methods32 coupled with the Lorentz−Drude model fitted to measured room and elevated temperature emittance33 to
capture the optical dispersion of Ta. However, high memory requirements and slow computational speed of FDTD
methods limit its application, particularly in determining the globally optimum design for a particular application. Thus,
to obtain quicker estimates, we utilized rigorous coupled wave analysis (RCWA) methods.34 To ensure accuracy, the
number of Fourier components were doubled until the results converged. We have also verified that FDTD methods
agree very well with RCWA formulations based on both polarization decomposition and normalized vector bases when
more than 320 Fourier expansion orders were used.
Figure 2(a) shows the emittance as a function of wavelength and polar angle of the traditional unfilled 2D Ta PhC
optimized for maximum emittance at λ < λcut. As can be seen, the average emittance at λ < λcut is high at near-normal
incidence polar angles. However, as the polar angle increases, the average emittance at λ < λcut falls significantly. The
reason for this is the presence of diffraction losses, which is governed by the grating equation:
a (sin θ i + sin θ m ) = mλ , m = ±1, ±2, ±3, …
(1)
where θi is the angle of incidence, and θm is the angle where the m-th order diffraction exists. The onset of diffraction
occurs when m = 1 and θm = 90˚. Thus, for radiation with a specific wavelength, diffraction sets in when θi is larger than
the cutoff angle given by:
⎛λ ⎞
− 1⎟
⎝a ⎠
θ d = sin −1 ⎜
(2)
Above this diffraction threshold, there are more channels to couple into, resulting in a smaller radiative Q. The initial
match with the absorptive Q is thus lost, resulting in severe reduction in average emittance at λ < λcut. This effect is
clearly observed in Figure 2(a) as indicated by the white lines, which are the diffraction thresholds as determined by
Equation (2).
3
3
1
1
0.9
2.5
0.9
2.5
0.8
0.8
0.7
0.7
¿
c
0.6 U.
2
0.5
0.6
2
C
0.5
:J°
É
t5
0.4 w
'E
m 1.5
0.4
w
0.3
0.3
.............
1
.
0.50
--.,. ,
20
r
40
60
Polar Angle 0 ( °)
0.2
0.2
1
0.1
0.1
80
0
0.50
20
40
60
Polar Angle 0 ( °)
80
0
Figure 2: Emittance as a function of wavelength λ and polar angle θ averaged over azimuthal angle ϕ and over all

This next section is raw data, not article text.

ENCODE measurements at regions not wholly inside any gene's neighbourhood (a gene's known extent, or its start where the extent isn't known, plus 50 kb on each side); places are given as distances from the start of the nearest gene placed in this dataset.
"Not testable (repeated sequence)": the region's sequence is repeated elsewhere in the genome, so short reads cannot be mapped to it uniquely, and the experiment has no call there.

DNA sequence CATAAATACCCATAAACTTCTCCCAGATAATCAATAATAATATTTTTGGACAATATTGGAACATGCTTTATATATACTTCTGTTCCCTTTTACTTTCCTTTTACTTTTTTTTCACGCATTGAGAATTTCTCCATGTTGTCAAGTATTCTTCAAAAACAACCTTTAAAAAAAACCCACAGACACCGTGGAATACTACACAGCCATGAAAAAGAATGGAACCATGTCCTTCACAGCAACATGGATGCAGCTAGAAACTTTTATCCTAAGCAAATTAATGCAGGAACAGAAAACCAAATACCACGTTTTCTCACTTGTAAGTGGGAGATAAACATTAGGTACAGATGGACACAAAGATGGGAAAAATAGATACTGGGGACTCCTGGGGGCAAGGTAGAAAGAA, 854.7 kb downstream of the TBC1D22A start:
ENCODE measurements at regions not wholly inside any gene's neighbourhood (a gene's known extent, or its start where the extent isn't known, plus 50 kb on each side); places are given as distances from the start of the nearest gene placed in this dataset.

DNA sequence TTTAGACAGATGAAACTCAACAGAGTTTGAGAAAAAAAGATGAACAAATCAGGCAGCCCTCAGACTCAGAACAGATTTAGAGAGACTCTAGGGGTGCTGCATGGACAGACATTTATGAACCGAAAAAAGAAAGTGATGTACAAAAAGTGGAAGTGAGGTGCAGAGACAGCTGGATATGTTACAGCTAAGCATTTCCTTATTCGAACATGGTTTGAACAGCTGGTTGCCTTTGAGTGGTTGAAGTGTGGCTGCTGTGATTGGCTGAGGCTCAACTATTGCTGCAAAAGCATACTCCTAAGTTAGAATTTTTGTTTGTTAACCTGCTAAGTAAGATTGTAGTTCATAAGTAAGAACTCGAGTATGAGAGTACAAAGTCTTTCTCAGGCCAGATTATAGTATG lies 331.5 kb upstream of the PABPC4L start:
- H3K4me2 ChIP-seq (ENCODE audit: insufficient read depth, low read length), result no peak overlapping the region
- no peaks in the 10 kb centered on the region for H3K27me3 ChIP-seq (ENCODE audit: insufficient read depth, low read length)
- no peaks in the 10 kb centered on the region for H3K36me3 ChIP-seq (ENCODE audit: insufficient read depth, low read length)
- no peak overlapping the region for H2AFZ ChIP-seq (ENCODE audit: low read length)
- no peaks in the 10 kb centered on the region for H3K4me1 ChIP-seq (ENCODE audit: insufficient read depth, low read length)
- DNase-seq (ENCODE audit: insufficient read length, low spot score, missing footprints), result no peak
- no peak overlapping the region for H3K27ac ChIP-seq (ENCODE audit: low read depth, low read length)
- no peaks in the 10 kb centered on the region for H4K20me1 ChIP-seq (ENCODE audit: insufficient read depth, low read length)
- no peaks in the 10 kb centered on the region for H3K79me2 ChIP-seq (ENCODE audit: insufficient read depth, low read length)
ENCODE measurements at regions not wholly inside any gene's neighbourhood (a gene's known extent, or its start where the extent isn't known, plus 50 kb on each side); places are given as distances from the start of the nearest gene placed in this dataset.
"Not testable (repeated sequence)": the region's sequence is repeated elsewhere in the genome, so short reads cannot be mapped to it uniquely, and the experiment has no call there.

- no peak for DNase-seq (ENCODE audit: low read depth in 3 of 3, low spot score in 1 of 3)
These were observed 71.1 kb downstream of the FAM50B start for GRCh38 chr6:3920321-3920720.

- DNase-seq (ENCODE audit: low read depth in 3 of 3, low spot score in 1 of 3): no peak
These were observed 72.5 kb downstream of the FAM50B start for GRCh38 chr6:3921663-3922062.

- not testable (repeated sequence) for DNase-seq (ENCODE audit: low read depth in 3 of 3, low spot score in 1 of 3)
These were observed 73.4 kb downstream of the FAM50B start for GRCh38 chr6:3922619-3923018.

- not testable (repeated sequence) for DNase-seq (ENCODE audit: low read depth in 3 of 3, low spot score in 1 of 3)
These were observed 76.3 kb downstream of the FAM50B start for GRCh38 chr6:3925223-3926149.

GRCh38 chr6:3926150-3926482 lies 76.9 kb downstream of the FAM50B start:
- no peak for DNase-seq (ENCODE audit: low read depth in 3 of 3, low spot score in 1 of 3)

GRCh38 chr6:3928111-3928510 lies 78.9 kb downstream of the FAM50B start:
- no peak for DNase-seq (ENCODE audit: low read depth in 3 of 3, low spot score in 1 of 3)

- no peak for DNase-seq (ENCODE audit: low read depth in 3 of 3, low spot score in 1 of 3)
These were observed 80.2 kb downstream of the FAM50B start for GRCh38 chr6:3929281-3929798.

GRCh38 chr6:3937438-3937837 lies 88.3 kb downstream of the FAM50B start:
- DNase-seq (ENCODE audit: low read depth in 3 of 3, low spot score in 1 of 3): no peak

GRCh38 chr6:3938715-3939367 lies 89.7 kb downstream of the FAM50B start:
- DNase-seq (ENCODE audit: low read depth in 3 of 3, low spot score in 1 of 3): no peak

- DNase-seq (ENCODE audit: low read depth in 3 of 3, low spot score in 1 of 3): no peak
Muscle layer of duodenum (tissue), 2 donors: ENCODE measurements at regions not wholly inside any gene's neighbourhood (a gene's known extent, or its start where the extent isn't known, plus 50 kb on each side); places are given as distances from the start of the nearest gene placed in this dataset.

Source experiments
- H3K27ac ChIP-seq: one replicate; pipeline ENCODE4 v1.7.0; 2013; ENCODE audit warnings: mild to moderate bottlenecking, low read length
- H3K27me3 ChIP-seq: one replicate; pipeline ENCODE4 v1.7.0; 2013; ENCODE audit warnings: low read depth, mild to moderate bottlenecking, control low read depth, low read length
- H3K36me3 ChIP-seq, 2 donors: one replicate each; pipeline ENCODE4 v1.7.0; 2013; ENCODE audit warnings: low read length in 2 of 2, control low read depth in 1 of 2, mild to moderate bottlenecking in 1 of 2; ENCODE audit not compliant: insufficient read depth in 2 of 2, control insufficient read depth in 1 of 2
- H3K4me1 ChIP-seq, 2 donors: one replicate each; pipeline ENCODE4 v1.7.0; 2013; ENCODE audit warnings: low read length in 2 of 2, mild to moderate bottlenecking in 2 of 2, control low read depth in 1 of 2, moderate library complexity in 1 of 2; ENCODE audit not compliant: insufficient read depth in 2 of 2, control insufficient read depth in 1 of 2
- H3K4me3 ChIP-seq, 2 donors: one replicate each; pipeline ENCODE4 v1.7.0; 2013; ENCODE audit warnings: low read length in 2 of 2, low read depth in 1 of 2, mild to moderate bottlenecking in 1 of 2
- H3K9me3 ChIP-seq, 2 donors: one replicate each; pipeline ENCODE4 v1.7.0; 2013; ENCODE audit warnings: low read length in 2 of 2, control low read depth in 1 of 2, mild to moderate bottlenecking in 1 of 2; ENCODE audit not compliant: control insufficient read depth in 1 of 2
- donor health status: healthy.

polarizations for optimized (a) unfilled 2D Ta PhC (a = 1.16μm, r = 0.53μm, d = 8.50μm) and (b) HfO2-filled ARC 2D Ta
PhC (a = 0.57μm, r = 0.23μm, d = 4.31μm, t = 78nm). Both designs are optimized for a cutoff wavelength λcut of 2μm.
The white lines indicate the diffraction thresholds as defined in Equation (2).
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In order to reduce diffraction losses, θd has to be increased by reducing a as much as possible. A simple solution to
reduce a is filling the cylindrical cavities with an appropriate dielectric, thereby increasing θd by virtue of a reduced r, d,
and hence a to obtain the same λcut due to a reduced effective wavelength by a factor of n in dielectrics.35 In addition, we
consider an additional coating of the same dielectric with thickness t that enhances the emittance at λ < λcut by
functioning as an ARC. In this investigation, we have selected hafnium oxide (HfO2) because of its transparency in the
visible and infrared (IR) region, its compatible thermal expansion coefficient, and its high melting point. HfO2 can also
be easily deposited via atomic layer deposition (ALD),26 and sol-gel deposition methods.36 Furthermore, the HfO2 layer
promotes stable operation at high temperatures by preventing debilitating chemical reactions that attack the top surface
of Ta, and preventing geometry deformation due to surface diffusion.26,36 In our numerical simulations, the refractive
index n of HfO2 was assumed to be 1.9 for 0.5μm < λ < 5.0μm, which is consistent with results reported in literature,37
and our measurements of HfO2 thin films deposited via ALD (Cambridge NanoTech Savannah).
Results of non-linear global optimization routines applied to HfO2-filled ARC 2D Ta PhC for λcut of 2μm are shown in
Figure 2(b). As can be seen, the optimized HfO2-filled ARC 2D Ta PhC more closely approaches the ideal cutoff emitter